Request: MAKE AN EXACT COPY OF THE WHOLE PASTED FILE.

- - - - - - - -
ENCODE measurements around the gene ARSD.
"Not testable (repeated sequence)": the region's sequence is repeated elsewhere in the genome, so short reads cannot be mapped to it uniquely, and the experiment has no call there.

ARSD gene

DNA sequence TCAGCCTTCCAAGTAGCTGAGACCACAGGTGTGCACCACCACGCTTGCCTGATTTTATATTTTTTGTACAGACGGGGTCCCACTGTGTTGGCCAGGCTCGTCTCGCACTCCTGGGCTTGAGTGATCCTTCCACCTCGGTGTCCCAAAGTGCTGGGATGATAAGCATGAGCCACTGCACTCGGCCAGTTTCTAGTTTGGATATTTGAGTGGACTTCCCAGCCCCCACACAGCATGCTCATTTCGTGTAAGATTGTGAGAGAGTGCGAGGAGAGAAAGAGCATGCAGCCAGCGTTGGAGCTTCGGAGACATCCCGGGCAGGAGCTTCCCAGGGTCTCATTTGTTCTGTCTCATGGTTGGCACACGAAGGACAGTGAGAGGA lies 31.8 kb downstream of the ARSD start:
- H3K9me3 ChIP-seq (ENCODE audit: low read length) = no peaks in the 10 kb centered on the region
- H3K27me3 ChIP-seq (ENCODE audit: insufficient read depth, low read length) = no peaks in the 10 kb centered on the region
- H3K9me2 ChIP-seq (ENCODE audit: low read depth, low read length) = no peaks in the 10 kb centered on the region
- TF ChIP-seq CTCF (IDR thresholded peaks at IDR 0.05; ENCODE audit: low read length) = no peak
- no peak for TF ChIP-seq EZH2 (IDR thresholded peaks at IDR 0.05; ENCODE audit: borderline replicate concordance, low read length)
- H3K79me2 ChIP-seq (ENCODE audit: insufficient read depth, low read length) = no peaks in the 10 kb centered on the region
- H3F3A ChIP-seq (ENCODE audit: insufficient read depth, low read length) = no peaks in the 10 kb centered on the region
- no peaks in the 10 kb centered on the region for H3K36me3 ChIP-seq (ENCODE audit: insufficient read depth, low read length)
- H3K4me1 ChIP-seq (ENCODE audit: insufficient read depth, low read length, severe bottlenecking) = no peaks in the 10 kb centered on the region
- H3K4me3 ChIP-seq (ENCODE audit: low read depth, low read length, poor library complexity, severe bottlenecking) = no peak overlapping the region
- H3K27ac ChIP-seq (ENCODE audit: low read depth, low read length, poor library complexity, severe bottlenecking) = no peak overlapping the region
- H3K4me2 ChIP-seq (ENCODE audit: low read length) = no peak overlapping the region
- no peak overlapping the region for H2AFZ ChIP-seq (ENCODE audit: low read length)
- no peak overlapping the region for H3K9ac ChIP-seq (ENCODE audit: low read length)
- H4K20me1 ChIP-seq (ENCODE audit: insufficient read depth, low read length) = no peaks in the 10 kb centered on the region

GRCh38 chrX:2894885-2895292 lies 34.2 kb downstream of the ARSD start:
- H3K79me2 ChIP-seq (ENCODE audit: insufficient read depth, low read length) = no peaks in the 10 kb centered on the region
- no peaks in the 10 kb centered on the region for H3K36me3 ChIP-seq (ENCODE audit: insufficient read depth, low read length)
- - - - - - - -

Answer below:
ENCODE measurements around the gene ARSD.
"Not testable (repeated sequence)": the region's sequence is repeated elsewhere in the genome, so short reads cannot be mapped to it uniquely, and the experiment has no call there.

ARSD gene

DNA sequence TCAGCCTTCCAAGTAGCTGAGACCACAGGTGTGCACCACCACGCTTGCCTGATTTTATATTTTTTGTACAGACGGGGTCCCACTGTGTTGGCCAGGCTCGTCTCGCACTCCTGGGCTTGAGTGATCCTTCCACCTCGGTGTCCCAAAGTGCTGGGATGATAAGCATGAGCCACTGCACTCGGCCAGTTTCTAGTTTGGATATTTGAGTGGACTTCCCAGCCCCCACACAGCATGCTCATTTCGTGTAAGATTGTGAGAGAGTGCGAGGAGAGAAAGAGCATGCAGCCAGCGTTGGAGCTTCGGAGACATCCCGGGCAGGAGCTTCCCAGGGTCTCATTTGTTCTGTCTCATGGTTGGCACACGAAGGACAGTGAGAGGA lies 31.8 kb downstream of the ARSD start:
- H3K9me3 ChIP-seq (ENCODE audit: low read length) = no peaks in the 10 kb centered on the region
- H3K27me3 ChIP-seq (ENCODE audit: insufficient read depth, low read length) = no peaks in the 10 kb centered on the region
- H3K9me2 ChIP-seq (ENCODE audit: low read depth, low read length) = no peaks in the 10 kb centered on the region
- TF ChIP-seq CTCF (IDR thresholded peaks at IDR 0.05; ENCODE audit: low read length) = no peak
- no peak for TF ChIP-seq EZH2 (IDR thresholded peaks at IDR 0.05; ENCODE audit: borderline replicate concordance, low read length)
- H3K79me2 ChIP-seq (ENCODE audit: insufficient read depth, low read length) = no peaks in the 10 kb centered on the region
- H3F3A ChIP-seq (ENCODE audit: insufficient read depth, low read length) = no peaks in the 10 kb centered on the region
- no peaks in the 10 kb centered on the region for H3K36me3 ChIP-seq (ENCODE audit: insufficient read depth, low read length)
- H3K4me1 ChIP-seq (ENCODE audit: insufficient read depth, low read length, severe bottlenecking) = no peaks in the 10 kb centered on the region
- H3K4me3 ChIP-seq (ENCODE audit: low read depth, low read length, poor library complexity, severe bottlenecking) = no peak overlapping the region
- H3K27ac ChIP-seq (ENCODE audit: low read depth, low read length, poor library complexity, severe bottlenecking) = no peak overlapping the region
- H3K4me2 ChIP-seq (ENCODE audit: low read length) = no peak overlapping the region
- no peak overlapping the region for H2AFZ ChIP-seq (ENCODE audit: low read length)
- no peak overlapping the region for H3K9ac ChIP-seq (ENCODE audit: low read length)
- H4K20me1 ChIP-seq (ENCODE audit: insufficient read depth, low read length) = no peaks in the 10 kb centered on the region

GRCh38 chrX:2894885-2895292 lies 34.2 kb downstream of the ARSD start:
- H3K79me2 ChIP-seq (ENCODE audit: insufficient read depth, low read length) = no peaks in the 10 kb centered on the region
- no peaks in the 10 kb centered on the region for H3K36me3 ChIP-seq (ENCODE audit: insufficient read depth, low read length)